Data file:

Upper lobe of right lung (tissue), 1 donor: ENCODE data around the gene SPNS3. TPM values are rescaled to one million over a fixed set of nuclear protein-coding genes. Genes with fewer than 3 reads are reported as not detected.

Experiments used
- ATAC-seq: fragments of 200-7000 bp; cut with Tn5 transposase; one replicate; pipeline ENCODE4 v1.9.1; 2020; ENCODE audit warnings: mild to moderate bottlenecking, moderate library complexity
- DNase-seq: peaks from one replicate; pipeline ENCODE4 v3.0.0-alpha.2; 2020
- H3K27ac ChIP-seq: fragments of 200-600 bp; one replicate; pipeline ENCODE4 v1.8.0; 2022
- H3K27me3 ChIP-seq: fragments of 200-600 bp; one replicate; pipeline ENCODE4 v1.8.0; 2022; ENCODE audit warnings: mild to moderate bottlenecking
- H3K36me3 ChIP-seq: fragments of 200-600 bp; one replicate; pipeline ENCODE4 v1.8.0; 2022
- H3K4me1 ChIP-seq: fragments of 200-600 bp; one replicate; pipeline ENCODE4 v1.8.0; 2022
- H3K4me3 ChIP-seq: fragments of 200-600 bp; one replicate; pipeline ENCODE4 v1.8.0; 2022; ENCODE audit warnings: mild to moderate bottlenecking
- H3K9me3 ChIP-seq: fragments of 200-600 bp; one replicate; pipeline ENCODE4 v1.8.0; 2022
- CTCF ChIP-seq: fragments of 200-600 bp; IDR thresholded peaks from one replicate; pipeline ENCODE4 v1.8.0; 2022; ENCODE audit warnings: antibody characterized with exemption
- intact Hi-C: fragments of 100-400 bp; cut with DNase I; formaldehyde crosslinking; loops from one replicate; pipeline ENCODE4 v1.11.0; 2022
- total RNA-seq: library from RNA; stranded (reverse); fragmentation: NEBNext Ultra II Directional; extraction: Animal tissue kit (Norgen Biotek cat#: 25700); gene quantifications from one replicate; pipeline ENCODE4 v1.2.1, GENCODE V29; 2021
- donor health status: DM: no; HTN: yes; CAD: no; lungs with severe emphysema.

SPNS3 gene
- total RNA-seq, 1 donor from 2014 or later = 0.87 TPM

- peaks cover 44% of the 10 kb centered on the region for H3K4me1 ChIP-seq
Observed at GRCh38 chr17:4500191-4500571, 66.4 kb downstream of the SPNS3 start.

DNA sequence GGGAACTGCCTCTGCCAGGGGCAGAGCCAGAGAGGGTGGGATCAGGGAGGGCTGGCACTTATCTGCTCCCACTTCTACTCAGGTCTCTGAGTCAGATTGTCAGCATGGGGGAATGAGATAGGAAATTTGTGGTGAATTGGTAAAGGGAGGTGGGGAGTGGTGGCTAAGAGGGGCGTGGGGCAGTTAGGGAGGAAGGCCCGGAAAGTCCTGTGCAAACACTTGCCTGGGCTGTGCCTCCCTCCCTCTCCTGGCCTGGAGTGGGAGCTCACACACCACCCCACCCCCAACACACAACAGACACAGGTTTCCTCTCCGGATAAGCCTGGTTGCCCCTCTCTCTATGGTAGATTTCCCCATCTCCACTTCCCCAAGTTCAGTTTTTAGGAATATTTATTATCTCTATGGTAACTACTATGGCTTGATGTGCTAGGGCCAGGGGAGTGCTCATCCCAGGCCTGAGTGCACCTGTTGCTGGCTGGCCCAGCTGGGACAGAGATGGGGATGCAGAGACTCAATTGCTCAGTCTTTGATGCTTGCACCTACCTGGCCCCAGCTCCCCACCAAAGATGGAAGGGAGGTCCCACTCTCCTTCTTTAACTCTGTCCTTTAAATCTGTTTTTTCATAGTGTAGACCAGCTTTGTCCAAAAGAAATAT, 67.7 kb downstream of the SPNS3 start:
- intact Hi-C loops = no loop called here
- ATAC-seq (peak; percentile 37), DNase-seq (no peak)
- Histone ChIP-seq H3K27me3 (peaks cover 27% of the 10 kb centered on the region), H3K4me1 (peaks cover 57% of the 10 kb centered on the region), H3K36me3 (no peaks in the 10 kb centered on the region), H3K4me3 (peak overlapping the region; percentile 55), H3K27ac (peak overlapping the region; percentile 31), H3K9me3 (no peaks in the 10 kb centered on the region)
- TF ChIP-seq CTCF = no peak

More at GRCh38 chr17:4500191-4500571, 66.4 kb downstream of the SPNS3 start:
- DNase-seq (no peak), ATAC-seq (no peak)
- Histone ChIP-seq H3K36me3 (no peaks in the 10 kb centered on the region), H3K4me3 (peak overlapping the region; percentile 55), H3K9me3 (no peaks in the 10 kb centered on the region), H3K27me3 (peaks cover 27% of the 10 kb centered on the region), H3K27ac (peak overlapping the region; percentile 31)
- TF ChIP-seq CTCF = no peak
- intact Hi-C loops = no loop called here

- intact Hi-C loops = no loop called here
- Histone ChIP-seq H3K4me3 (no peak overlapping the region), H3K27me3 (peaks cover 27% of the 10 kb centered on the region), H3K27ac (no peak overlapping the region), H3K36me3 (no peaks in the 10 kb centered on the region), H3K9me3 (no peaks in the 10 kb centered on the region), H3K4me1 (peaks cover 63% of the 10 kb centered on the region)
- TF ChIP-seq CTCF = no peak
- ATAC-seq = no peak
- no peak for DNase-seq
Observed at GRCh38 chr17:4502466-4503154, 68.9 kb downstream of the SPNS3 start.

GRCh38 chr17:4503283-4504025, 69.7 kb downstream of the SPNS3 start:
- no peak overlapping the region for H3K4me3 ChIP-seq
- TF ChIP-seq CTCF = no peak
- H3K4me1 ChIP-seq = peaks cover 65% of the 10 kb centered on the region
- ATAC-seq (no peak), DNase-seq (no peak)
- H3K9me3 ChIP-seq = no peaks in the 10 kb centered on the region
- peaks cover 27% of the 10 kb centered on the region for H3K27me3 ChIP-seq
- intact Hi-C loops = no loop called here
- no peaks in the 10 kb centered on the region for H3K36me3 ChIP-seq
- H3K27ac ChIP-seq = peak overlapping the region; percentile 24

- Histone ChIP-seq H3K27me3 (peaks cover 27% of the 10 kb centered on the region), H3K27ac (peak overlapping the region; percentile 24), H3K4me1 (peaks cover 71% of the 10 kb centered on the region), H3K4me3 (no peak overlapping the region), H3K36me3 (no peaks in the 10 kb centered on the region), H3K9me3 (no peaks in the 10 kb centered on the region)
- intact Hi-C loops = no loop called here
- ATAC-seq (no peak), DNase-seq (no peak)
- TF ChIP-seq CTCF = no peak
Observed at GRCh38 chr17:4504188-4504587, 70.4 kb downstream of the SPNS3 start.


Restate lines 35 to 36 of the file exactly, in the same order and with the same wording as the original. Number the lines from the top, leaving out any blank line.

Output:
GRCh38 chr17:4503283-4504025, 69.7 kb downstream of the SPNS3 start:
- no peak overlapping the region for H3K4me3 ChIP-seq